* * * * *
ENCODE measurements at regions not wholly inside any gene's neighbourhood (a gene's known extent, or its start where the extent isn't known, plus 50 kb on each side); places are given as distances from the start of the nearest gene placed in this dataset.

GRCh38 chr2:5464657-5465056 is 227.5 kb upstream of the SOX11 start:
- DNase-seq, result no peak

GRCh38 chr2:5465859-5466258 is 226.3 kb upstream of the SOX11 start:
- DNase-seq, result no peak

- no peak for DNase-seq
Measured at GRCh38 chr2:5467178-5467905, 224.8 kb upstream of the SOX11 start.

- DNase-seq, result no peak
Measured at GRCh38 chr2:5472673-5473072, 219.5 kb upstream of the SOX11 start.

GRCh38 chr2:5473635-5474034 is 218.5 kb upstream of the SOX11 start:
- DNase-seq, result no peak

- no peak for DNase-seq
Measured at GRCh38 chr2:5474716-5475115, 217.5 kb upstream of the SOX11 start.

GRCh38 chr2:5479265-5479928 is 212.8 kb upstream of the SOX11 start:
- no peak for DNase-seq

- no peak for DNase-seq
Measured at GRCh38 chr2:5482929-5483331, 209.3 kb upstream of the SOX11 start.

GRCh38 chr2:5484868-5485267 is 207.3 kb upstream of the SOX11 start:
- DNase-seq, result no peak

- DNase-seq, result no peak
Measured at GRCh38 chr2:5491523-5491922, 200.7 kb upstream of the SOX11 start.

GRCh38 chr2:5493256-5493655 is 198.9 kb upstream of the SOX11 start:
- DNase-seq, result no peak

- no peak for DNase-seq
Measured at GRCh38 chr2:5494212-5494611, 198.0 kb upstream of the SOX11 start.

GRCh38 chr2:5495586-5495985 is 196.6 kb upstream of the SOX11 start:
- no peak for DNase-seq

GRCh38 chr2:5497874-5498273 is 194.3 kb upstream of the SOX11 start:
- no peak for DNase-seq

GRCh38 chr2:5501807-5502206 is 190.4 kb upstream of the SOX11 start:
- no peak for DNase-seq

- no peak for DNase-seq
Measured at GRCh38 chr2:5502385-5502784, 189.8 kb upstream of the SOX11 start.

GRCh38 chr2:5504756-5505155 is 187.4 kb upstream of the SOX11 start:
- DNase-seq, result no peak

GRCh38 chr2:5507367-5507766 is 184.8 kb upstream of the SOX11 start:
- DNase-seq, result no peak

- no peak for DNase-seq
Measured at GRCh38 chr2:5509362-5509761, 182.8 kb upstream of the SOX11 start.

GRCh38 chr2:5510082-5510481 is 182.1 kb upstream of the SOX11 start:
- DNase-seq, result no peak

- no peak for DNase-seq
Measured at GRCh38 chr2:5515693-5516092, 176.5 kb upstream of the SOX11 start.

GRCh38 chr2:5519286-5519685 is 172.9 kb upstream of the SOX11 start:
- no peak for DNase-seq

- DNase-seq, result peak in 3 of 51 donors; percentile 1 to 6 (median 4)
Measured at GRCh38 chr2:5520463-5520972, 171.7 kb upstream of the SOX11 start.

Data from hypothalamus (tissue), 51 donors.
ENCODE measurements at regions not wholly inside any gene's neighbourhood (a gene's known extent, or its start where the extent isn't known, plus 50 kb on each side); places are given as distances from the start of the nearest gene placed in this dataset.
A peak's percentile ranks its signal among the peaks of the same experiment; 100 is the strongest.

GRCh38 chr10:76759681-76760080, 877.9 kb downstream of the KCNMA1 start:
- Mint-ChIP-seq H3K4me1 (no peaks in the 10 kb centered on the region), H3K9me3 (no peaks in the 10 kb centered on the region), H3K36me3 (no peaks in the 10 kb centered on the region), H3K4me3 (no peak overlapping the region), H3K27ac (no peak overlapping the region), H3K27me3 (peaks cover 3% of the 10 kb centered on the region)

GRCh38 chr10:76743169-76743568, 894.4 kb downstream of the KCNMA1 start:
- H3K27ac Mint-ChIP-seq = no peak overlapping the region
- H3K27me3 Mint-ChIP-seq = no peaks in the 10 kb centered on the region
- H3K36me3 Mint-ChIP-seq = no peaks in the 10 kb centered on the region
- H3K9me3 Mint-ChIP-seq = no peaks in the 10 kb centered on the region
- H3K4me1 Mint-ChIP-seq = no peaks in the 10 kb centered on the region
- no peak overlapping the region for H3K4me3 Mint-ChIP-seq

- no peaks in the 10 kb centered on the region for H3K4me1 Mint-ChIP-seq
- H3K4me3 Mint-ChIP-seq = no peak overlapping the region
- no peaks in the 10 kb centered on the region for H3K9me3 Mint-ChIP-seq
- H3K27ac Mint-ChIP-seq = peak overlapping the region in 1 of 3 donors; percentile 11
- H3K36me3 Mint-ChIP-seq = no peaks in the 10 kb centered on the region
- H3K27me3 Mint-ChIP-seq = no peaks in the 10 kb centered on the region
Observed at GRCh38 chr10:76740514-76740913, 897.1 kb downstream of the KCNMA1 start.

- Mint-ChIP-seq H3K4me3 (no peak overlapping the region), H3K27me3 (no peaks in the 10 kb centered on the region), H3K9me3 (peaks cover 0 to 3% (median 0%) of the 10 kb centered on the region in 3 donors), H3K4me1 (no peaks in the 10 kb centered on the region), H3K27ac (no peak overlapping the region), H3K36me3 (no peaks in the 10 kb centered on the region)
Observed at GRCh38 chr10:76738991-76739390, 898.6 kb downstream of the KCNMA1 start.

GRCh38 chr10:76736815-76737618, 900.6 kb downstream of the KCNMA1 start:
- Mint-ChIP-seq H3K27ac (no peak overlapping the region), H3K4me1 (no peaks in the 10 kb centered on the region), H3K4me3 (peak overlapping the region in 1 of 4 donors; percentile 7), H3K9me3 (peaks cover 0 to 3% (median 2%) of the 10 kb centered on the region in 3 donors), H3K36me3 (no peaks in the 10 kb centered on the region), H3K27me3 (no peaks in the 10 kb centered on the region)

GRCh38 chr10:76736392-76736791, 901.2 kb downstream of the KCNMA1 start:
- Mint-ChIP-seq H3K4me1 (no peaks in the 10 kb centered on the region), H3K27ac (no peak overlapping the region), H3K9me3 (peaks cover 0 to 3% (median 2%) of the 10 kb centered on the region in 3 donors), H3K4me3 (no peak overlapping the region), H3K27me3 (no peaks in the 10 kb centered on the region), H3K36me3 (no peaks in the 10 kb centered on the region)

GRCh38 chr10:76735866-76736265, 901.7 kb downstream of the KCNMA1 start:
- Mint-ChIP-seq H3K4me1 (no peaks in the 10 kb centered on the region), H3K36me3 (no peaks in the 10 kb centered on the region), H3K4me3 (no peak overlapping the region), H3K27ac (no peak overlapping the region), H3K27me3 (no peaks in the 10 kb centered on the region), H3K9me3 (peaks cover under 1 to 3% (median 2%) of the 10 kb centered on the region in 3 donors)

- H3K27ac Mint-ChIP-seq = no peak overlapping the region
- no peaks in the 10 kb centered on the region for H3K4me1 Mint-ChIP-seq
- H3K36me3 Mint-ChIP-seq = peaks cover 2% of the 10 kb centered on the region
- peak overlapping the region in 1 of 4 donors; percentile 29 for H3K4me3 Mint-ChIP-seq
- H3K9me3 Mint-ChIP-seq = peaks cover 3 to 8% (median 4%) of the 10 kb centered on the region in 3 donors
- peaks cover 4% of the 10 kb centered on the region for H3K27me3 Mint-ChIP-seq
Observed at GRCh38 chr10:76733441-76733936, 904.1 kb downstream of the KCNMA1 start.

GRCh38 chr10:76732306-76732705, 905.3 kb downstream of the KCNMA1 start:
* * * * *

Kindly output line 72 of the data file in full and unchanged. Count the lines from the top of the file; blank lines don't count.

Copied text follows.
- Mint-ChIP-seq H3K4me1 (no peaks in the 10 kb centered on the region), H3K27ac (no peak overlapping the region), H3K9me3 (peaks cover 0 to 3% (median 2%) of the 10 kb centered on the region in 3 donors), H3K4me3 (no peak overlapping the region), H3K27me3 (no peaks in the 10 kb centered on the region), H3K36me3 (no peaks in the 10 kb centered on the region)